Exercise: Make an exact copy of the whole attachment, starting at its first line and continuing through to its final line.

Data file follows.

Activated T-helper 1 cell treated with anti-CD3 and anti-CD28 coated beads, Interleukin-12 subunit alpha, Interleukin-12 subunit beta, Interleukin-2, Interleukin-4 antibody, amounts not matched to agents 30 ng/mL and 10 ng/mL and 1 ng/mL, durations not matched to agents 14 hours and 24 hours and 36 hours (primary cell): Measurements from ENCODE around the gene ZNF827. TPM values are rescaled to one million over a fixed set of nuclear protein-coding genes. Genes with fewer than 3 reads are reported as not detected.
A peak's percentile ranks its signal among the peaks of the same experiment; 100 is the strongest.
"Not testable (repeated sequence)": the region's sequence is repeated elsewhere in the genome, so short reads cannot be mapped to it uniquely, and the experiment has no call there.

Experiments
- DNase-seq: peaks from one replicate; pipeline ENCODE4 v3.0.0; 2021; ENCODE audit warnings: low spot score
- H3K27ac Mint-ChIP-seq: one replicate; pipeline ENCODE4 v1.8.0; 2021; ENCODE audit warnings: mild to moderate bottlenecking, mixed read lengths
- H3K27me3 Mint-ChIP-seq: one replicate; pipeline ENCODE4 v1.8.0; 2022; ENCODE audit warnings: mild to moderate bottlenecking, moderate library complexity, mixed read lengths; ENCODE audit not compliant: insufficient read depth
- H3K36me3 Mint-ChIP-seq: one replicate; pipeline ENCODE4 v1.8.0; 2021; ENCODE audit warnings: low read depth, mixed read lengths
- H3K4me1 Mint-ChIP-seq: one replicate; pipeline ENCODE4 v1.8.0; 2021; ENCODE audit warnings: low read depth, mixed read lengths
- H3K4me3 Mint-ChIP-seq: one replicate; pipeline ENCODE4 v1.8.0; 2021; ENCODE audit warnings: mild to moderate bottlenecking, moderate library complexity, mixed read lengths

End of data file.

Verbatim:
Activated T-helper 1 cell treated with anti-CD3 and anti-CD28 coated beads, Interleukin-12 subunit alpha, Interleukin-12 subunit beta, Interleukin-2, Interleukin-4 antibody, amounts not matched to agents 30 ng/mL and 10 ng/mL and 1 ng/mL, durations not matched to agents 14 hours and 24 hours and 36 hours (primary cell): Measurements from ENCODE around the gene ZNF827. TPM values are rescaled to one million over a fixed set of nuclear protein-coding genes. Genes with fewer than 3 reads are reported as not detected.
A peak's percentile ranks its signal among the peaks of the same experiment; 100 is the strongest.
"Not testable (repeated sequence)": the region's sequence is repeated elsewhere in the genome, so short reads cannot be mapped to it uniquely, and the experiment has no call there.

Experiments
- DNase-seq: peaks from one replicate; pipeline ENCODE4 v3.0.0; 2021; ENCODE audit warnings: low spot score
- H3K27ac Mint-ChIP-seq: one replicate; pipeline ENCODE4 v1.8.0; 2021; ENCODE audit warnings: mild to moderate bottlenecking, mixed read lengths
- H3K27me3 Mint-ChIP-seq: one replicate; pipeline ENCODE4 v1.8.0; 2022; ENCODE audit warnings: mild to moderate bottlenecking, moderate library complexity, mixed read lengths; ENCODE audit not compliant: insufficient read depth
- H3K36me3 Mint-ChIP-seq: one replicate; pipeline ENCODE4 v1.8.0; 2021; ENCODE audit warnings: low read depth, mixed read lengths
- H3K4me1 Mint-ChIP-seq: one replicate; pipeline ENCODE4 v1.8.0; 2021; ENCODE audit warnings: low read depth, mixed read lengths
- H3K4me3 Mint-ChIP-seq: one replicate; pipeline ENCODE4 v1.8.0; 2021; ENCODE audit warnings: mild to moderate bottlenecking, moderate library complexity, mixed read lengths